The activism of the National Peace Committee is certain to be what many Nigerians could not have missed in a week in which violent images of the fate of Saudi-American journalist, Jamal Khashoggi and of the counter-insurgency operation in Nigeria’s Northeast escaped into popular cinematographic menu, sending disturbing signals. The committee is not only working closely with the Independent National Electoral Commission, (INEC), it is also stepping up efforts at getting the political parties to sign a peace accord ahead of 2019. Those are very significant steps in our clime where an election is, unfortunately, still the ultimate conflict multiplier and thus the place to start with in the search for peace. That is especially where peace is understood beyond absence of people coming to blows but in its much deeper sense as social justice, democracy and, in fact, emancipation.
Although the import of the innovation called the National Peace Committee does not appear to have sunk in popular consciousness yet, it is, indeed, an investment in the future worth keeping strongly in view. Its potentials are tremendous. Even as it is, it is already a critique of one of the fundamental flaws of the Nigerian project – mediocrity. No matter what anyone may say about the two leading actors there – General Abdulsalami Abubakar and Bishop Mathew Hassan Kukah, they are the anti-thesis of mediocrity. Notwithstanding the small paradox in a military man transforming into a budding peace practitioner, General Abubakar is absolutely well heeled in that terrain. Connected to religion, academia, culture, media and the civil society and being a formal student of peace and conflict, Bishop Kukah is more than well heeled.
But beyond transcending mediocrity, the National Peace Committee appears to be a wholly Nigerian discursive practice. This is to say that the fears, hopes and aspirations that informed the National Peace Committee are uniquely Nigerian fears and makes the committee inherently unique. Herein lies its ultimate significance. There is no similar practice even if it came from the United Nations that would have that local content informed by the meaning of reality for those who experience such reality(ies). That is the reason the UN itself endorses the manta of ‘African solutions for African problems’. It is neither chauvinism nor localism to argue this way because everyone does not experience the world the same way.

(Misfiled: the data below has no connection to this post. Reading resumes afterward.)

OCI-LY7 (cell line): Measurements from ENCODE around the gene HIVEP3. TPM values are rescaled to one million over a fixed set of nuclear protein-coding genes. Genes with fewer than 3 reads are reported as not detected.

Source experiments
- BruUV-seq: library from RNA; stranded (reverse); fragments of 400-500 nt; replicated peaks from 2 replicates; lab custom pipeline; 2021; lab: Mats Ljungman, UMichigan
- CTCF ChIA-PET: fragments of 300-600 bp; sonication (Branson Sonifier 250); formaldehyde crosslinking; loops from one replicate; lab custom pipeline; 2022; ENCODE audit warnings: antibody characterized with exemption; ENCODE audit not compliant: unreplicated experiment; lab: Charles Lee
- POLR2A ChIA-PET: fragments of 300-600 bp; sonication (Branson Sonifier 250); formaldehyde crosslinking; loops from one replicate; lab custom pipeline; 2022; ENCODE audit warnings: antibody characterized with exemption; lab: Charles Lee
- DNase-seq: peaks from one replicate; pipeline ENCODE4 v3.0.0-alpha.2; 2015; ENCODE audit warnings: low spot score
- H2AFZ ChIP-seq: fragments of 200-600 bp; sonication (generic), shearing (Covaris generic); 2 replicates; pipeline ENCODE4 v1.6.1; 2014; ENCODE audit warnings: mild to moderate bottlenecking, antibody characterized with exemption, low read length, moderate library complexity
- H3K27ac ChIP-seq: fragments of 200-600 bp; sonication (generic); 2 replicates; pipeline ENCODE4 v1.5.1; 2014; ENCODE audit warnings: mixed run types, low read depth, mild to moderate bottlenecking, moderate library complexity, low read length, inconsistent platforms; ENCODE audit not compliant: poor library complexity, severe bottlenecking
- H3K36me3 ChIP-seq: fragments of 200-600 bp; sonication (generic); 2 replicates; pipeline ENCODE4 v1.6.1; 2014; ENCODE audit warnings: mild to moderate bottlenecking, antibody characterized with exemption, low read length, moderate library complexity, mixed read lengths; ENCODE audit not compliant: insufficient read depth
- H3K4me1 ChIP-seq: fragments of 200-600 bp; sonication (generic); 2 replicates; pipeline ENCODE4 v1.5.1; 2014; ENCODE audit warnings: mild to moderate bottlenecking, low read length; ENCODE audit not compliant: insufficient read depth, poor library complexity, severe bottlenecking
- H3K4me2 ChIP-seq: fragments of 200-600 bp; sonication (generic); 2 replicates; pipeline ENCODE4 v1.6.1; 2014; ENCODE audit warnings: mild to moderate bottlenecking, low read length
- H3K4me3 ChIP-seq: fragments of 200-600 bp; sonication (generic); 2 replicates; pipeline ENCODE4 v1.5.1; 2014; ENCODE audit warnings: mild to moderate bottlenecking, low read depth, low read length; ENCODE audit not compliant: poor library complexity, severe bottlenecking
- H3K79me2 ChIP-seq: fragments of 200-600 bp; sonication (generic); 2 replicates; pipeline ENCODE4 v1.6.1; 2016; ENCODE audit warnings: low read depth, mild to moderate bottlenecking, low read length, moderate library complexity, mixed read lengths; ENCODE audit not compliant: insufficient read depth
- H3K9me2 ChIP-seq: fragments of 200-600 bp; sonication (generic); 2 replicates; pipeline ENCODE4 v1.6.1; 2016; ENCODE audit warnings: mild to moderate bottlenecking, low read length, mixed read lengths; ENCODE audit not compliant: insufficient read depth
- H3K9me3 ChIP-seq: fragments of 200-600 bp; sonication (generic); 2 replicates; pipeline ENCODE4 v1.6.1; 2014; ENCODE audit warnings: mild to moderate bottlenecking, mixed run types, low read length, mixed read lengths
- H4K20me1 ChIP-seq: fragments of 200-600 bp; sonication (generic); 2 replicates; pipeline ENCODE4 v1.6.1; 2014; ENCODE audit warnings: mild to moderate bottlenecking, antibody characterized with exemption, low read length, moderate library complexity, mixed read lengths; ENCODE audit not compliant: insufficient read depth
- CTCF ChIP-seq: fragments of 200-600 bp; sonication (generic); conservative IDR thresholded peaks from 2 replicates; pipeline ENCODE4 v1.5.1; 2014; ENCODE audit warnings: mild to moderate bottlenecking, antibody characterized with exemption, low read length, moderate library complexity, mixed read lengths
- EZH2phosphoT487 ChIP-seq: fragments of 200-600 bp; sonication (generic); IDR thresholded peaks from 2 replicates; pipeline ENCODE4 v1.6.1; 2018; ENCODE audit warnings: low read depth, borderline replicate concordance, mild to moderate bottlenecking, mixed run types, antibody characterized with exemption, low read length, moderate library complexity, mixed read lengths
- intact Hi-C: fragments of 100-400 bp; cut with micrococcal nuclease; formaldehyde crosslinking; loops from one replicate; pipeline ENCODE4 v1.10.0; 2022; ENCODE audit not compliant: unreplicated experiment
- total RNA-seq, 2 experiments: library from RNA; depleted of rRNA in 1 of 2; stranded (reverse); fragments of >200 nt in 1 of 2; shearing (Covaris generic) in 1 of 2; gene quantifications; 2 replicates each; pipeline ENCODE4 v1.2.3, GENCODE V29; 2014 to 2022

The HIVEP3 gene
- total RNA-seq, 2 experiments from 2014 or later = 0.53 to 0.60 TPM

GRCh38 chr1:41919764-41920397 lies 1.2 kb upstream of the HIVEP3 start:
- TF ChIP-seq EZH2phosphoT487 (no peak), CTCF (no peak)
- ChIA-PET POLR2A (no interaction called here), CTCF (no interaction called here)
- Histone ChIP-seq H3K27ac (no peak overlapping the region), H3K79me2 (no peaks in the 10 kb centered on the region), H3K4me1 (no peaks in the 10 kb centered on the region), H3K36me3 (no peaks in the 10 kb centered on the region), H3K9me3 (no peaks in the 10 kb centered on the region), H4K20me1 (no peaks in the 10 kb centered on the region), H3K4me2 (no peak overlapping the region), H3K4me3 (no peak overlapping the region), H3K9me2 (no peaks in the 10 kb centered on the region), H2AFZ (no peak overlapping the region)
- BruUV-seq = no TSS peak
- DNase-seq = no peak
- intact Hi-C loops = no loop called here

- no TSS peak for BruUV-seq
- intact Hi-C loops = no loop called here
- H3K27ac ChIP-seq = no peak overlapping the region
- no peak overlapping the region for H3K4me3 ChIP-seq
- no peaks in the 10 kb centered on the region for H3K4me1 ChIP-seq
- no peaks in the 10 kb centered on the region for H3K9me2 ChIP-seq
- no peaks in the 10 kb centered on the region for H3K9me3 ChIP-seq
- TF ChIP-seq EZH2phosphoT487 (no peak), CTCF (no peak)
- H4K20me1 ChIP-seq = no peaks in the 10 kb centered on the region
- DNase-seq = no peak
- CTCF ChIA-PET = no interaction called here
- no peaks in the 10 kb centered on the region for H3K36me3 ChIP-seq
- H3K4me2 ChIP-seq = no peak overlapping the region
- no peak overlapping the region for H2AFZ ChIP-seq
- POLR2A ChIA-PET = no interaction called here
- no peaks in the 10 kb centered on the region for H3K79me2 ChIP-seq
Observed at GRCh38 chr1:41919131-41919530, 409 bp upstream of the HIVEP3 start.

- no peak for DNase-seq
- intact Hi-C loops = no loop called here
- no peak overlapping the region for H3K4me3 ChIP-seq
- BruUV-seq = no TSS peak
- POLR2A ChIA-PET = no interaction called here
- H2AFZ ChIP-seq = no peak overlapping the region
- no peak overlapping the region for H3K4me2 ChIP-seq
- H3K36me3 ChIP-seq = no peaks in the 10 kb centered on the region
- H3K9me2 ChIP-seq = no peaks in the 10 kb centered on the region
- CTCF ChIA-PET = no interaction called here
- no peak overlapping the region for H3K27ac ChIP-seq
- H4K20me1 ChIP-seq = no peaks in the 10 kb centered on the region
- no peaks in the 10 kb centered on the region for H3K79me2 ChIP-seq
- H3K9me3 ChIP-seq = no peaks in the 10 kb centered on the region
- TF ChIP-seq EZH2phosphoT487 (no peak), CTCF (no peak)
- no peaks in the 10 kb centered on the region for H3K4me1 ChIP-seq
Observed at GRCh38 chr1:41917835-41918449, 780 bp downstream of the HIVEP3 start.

The achievement in the National Peace Committee is thus in it being an attempt by Nigeria to frame Nigeria, implying a Nigerian prescription for the Nigerian crisis. The argument about that is how Nigeria and, by implication, Africa would have gone more than 70 % in solving her problems if they were the ones framing the problems in the first case. In other words, both the country and the continent are in darkness because they are relying on models developed elsewhere, most of which have very little or nothing to do with the Nigerian specifics, especially the business model.
There is thus something to be protective of in the National Peace Committee as to even warrant suggesting the drafting of Nigeria’s best ten political scientists and peace scholars to deepen the conceptual and model questions involved and to help in enacting the evolving framework. For, in that committee lies the possibility of Nigeria joining Latin America, for instance, in terms of original discourses such as Dependency Theory or Liberation Theology. It is about time such happens somewhere in Africa. It is open to debate if it should be anywhere else in Africa beyond Nigeria where politics is most devoid of public purpose. And, hence, the inevitability of instability every four years during elections. That is becoming embarrassing to not just Nigerians or Africans but the black world. A body legitimate enough and, therefore, possessing the moral authority to moderate leadership, power and governance has just become an imperative in Nigerian politics.